PHAC, through its Guidance Innovation Hub has developed a compendium of tools, listed on this page, that can be used by national guideline development groups to help improve their practices related to the management of COI, including adherence to the GIN principles.


Guidelines International Network (GIN) checklist

The following checklist was developed by PHAC to aid journals seeking to implement the GIN principles on COI for authors, or guideline developers assessing or updating their policies to align with the GIN principles.

A link to the document will be uploaded soon.

Resources from the international guideline community

Examples of disclosure of interest forms:

Examples of published summaries of disclosures

Examples of scales for assessing the significance of COI

Examples of algorithms/process maps for COI management

GIN principles paper

References

  1. 1.0 1.1 Institute of Medicine (US) Committee to Advise the Public Health Service on Clinical Practice Guidelines; Field MJ, Lohr KN, editors. Clinical Practice Guidelines: Directions for a New Program. Washington (DC): National Academies Press (US); 1990. Available from: https://www.ncbi.nlm.nih.gov/books/NBK235751/
  2. Johnson L, Stricker RB. Attorney General forces Infectious Diseases Society of America to redo Lyme guidelines due to flawed development process. Journal of Medical Ethics. 2009;35:283-288.
  3. Lenzer J. French guidelines are withdrawn after court finds potential bias among authors. BMJ. 2011 Jun 24;342:d4007.
  4. Howlett, K. Conflicts of interest didn’t influence new opioid standards: review. The Globe and Mail [online]. September 7, 2017. Available from: https://www.theglobeandmail.com/news/national/conflicts-of-interest-didnt-influence-new-opioid-standards-review/article36199835/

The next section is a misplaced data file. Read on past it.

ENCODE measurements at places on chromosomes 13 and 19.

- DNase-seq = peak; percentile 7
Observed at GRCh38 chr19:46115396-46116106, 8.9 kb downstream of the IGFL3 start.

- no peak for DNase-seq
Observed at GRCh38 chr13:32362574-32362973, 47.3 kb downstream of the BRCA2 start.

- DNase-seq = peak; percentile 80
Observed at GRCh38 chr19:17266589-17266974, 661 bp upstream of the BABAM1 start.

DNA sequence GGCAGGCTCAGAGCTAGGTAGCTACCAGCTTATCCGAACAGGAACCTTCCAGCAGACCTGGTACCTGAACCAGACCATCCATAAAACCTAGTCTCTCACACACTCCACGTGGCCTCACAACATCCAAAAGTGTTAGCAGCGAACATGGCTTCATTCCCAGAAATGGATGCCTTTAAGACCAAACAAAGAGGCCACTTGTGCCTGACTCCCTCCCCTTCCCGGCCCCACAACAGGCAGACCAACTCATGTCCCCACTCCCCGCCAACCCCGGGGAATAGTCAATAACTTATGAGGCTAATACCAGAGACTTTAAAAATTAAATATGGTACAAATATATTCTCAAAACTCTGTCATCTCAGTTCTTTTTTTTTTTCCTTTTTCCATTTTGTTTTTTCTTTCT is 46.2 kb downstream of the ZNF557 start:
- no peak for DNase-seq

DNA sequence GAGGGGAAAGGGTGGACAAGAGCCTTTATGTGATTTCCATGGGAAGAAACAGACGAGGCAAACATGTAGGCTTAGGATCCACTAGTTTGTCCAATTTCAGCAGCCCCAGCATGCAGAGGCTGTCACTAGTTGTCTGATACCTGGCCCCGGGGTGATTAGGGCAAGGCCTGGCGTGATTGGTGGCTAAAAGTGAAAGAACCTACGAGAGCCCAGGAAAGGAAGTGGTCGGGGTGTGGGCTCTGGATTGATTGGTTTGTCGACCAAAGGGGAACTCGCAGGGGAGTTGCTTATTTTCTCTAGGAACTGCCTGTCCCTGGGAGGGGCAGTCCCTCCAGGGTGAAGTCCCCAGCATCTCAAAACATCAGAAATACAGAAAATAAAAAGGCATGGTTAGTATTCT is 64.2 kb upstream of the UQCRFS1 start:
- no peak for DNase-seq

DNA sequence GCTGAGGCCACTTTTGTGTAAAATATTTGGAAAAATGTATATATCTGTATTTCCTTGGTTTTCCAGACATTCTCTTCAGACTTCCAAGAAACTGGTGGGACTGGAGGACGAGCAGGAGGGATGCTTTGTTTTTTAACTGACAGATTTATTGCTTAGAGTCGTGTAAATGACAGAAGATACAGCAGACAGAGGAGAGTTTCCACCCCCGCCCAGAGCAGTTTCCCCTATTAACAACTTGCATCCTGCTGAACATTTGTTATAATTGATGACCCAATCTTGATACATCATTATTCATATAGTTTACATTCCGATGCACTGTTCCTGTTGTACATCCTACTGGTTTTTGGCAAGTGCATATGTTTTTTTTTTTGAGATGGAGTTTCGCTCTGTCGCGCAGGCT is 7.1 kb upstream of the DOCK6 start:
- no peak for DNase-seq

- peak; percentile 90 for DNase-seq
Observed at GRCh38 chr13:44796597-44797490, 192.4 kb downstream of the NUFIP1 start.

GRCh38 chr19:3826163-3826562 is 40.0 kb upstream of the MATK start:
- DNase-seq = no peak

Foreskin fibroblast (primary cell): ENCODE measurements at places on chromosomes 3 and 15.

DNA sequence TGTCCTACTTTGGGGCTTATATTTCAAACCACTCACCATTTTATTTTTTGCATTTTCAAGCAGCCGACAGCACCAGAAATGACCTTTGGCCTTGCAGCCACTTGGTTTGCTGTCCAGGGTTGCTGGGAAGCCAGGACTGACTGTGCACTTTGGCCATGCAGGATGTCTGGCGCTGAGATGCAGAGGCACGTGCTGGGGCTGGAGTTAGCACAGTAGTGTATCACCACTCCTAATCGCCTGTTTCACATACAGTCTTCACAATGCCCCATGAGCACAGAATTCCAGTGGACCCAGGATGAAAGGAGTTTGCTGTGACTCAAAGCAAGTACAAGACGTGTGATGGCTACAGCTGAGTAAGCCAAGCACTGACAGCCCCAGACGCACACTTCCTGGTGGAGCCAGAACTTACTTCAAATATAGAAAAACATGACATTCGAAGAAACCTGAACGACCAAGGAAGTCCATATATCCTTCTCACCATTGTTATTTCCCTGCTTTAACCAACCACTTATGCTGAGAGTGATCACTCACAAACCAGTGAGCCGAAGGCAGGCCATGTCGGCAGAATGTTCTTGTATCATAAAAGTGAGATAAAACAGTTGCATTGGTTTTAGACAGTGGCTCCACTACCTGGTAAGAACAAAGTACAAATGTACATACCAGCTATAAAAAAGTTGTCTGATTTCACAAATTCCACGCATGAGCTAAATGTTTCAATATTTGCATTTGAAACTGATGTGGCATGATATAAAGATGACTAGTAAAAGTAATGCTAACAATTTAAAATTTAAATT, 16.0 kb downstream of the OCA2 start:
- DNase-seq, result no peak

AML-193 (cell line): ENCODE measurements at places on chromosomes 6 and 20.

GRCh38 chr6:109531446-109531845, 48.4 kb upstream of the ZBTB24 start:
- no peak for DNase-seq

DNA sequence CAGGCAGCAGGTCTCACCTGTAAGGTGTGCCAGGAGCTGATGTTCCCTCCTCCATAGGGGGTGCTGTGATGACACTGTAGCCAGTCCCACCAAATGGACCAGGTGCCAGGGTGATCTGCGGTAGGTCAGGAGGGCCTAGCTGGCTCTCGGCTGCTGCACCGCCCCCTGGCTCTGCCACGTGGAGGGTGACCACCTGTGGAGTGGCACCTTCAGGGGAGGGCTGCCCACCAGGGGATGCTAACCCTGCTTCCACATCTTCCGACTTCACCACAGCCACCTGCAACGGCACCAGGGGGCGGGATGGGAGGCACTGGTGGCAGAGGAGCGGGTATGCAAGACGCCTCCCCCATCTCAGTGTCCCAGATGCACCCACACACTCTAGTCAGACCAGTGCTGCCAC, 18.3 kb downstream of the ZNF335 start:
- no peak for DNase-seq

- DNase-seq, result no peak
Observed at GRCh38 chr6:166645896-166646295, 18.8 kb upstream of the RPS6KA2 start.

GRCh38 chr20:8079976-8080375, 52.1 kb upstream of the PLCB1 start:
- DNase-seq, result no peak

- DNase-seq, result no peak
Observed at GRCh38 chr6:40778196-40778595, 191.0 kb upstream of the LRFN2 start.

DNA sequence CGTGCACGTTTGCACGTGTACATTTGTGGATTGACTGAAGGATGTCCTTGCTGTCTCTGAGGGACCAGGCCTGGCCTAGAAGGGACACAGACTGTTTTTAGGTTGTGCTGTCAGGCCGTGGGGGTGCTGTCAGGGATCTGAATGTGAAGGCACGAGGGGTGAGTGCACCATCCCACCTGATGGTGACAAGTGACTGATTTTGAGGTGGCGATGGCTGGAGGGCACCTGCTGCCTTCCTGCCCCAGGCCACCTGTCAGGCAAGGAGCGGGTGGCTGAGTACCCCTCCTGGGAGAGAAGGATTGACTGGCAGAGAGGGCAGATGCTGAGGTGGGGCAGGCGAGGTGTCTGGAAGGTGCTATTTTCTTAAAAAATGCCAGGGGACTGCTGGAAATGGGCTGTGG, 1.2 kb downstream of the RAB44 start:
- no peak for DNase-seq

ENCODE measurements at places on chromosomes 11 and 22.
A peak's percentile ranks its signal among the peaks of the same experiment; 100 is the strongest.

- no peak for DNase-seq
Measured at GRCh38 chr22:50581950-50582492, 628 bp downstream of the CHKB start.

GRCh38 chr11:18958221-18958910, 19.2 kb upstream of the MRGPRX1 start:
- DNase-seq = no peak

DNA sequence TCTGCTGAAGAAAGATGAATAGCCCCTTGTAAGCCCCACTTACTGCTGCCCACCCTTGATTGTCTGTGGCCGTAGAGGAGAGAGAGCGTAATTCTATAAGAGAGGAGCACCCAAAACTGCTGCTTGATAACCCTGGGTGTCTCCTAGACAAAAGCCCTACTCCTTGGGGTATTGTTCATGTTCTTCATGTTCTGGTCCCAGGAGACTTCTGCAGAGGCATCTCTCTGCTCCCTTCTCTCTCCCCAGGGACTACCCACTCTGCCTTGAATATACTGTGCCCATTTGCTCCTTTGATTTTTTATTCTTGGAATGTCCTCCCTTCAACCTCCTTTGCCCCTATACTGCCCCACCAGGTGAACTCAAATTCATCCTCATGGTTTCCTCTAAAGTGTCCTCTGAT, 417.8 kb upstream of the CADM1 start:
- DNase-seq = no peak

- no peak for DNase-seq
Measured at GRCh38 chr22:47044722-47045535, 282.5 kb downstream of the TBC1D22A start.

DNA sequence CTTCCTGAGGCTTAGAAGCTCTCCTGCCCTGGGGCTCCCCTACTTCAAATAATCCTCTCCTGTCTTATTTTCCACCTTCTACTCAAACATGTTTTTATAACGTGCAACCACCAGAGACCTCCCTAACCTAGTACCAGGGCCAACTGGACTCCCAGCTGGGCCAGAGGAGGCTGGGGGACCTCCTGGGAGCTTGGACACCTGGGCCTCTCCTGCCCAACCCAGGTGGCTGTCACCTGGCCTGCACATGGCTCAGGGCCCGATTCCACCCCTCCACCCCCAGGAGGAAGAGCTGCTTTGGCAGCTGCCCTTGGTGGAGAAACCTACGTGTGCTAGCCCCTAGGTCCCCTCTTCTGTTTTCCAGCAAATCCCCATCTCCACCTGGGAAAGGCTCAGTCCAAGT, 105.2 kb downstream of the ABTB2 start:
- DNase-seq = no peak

5. Dwyer, D. WHO drops opioid guidelines after criticism of corporate influence. The BMJ. 2019:365. Available from: https://www.bmj.com/content/365/bmj.l4374
  6. Cosgrove L, Bursztajn HJ, Erlich DR, Wheeler EE, Shaughnessy AF. Conflict of interest and clinical guidelines. J Eval Clin Pract. 2013;19: 674-681.
  7. The Canadian Press. Co-author of controversial meat study did not disclose ties to ‘classic front group’. National Post. October 5, 2019. Available from: https://nationalpost.com/news/canada/scientist-responds-to-critique-of-industry-ties-after-publishing-study-on-red-meat
  8. Cohen D, Brown E. Surgeons withdraw support for heart disease advice. BBC Newsnight. December 9, 2019. Available from: https://www.bbc.com/news/health-50715156.
  9. Connolly A. Canadians can now see conflicts of interest declared by COVID-19 vaccine task force. Sept 22, 2020. Available from:https://globalnews.ca/news/7351016/covid-19-vaccine-task-force-conflicts-of-interest-disclosures/
  10. Lexchin J, Mintzes B, Bero L, Gagnon M-A, Grundy Q. Canada’s COVID-19 Vaccine Task Force needs better transparency about potential conflicts of interest. The Conversation. Oct 8, 2020. Available from:https://theconversation.com/canadas-covid-19-vaccine-task-force-needs-better-transparency-about-potential-conflicts-of-interest-147323
  11. Brouwers MC, Kho ME, Browman GP, Burgers J, Cluzeau F, Feder G, Fervers B, Graham, ID, Grimshaw J, Hanna S, Littlejohns P, Makarski J, Zitzelsberger L on behalf of the AGREE Next Steps Consortium. AGREE II: Advancing guideline development, reporting and evaluation in healthcare. Can Med Assoc J. 2010;182:E839-842.
  12. 12.0 12.1 12.2 Canadian Institutes of Health Research. Reducing and managing conflicts of interest in clinical practice guideline development: do we need Pan-Canadian standards? Government of Canada, 2019. Available from: http://www.cihr-irsc.gc.ca/e/51455.html
  13. 13.0 13.1 Schünemann HJ, Al-Ansary LA, Forland F, et al. Guidelines International Network: Principles for Disclosure of Interests and Management of Conflicts in Guidelines. Ann Intern Med. 2015;163:548–553.
  14. Kelsall D. New CMAJ policy on competing interests in guidelines. CMAJ. 2019; 191(13):E350-351.